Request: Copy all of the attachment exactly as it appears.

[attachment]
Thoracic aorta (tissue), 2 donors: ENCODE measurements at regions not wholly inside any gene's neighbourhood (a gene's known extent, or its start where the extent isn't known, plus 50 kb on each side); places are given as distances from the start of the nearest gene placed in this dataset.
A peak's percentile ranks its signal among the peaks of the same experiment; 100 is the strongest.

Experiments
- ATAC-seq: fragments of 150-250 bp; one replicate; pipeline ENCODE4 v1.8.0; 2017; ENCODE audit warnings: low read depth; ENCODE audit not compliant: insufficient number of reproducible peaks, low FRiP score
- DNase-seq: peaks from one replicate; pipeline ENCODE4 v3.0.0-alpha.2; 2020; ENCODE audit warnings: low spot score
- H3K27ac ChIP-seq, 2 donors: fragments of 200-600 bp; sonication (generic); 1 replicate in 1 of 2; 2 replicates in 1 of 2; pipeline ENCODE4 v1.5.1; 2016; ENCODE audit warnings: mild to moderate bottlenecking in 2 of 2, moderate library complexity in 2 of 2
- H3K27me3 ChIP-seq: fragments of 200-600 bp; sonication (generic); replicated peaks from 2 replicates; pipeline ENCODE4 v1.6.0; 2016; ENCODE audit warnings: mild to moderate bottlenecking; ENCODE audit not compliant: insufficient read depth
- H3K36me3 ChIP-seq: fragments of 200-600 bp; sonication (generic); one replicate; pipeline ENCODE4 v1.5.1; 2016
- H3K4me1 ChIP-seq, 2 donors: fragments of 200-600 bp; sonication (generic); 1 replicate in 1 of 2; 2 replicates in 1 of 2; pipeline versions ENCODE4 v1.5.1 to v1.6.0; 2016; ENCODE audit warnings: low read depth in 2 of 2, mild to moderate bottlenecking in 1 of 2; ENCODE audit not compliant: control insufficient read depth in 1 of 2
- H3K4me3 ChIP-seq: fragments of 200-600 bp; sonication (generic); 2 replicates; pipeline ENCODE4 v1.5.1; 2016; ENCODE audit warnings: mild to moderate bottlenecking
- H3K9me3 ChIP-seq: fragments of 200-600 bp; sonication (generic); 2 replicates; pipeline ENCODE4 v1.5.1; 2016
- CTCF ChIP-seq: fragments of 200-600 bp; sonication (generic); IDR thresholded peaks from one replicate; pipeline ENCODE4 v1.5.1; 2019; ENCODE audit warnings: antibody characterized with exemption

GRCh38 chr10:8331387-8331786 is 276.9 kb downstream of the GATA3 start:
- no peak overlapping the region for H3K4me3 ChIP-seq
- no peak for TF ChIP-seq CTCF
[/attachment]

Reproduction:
Thoracic aorta (tissue), 2 donors: ENCODE measurements at regions not wholly inside any gene's neighbourhood (a gene's known extent, or its start where the extent isn't known, plus 50 kb on each side); places are given as distances from the start of the nearest gene placed in this dataset.
A peak's percentile ranks its signal among the peaks of the same experiment; 100 is the strongest.

Experiments
- ATAC-seq: fragments of 150-250 bp; one replicate; pipeline ENCODE4 v1.8.0; 2017; ENCODE audit warnings: low read depth; ENCODE audit not compliant: insufficient number of reproducible peaks, low FRiP score
- DNase-seq: peaks from one replicate; pipeline ENCODE4 v3.0.0-alpha.2; 2020; ENCODE audit warnings: low spot score
- H3K27ac ChIP-seq, 2 donors: fragments of 200-600 bp; sonication (generic); 1 replicate in 1 of 2; 2 replicates in 1 of 2; pipeline ENCODE4 v1.5.1; 2016; ENCODE audit warnings: mild to moderate bottlenecking in 2 of 2, moderate library complexity in 2 of 2
- H3K27me3 ChIP-seq: fragments of 200-600 bp; sonication (generic); replicated peaks from 2 replicates; pipeline ENCODE4 v1.6.0; 2016; ENCODE audit warnings: mild to moderate bottlenecking; ENCODE audit not compliant: insufficient read depth
- H3K36me3 ChIP-seq: fragments of 200-600 bp; sonication (generic); one replicate; pipeline ENCODE4 v1.5.1; 2016
- H3K4me1 ChIP-seq, 2 donors: fragments of 200-600 bp; sonication (generic); 1 replicate in 1 of 2; 2 replicates in 1 of 2; pipeline versions ENCODE4 v1.5.1 to v1.6.0; 2016; ENCODE audit warnings: low read depth in 2 of 2, mild to moderate bottlenecking in 1 of 2; ENCODE audit not compliant: control insufficient read depth in 1 of 2
- H3K4me3 ChIP-seq: fragments of 200-600 bp; sonication (generic); 2 replicates; pipeline ENCODE4 v1.5.1; 2016; ENCODE audit warnings: mild to moderate bottlenecking
- H3K9me3 ChIP-seq: fragments of 200-600 bp; sonication (generic); 2 replicates; pipeline ENCODE4 v1.5.1; 2016
- CTCF ChIP-seq: fragments of 200-600 bp; sonication (generic); IDR thresholded peaks from one replicate; pipeline ENCODE4 v1.5.1; 2019; ENCODE audit warnings: antibody characterized with exemption

GRCh38 chr10:8331387-8331786 is 276.9 kb downstream of the GATA3 start:
- no peak overlapping the region for H3K4me3 ChIP-seq
- no peak for TF ChIP-seq CTCF